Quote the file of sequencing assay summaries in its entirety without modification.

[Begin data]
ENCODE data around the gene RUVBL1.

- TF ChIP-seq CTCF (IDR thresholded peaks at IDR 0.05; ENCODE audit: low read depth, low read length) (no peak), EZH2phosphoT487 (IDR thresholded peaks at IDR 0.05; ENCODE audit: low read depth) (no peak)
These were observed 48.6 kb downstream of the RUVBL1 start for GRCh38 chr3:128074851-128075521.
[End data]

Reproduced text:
ENCODE data around the gene RUVBL1.

- TF ChIP-seq CTCF (IDR thresholded peaks at IDR 0.05; ENCODE audit: low read depth, low read length) (no peak), EZH2phosphoT487 (IDR thresholded peaks at IDR 0.05; ENCODE audit: low read depth) (no peak)
These were observed 48.6 kb downstream of the RUVBL1 start for GRCh38 chr3:128074851-128075521.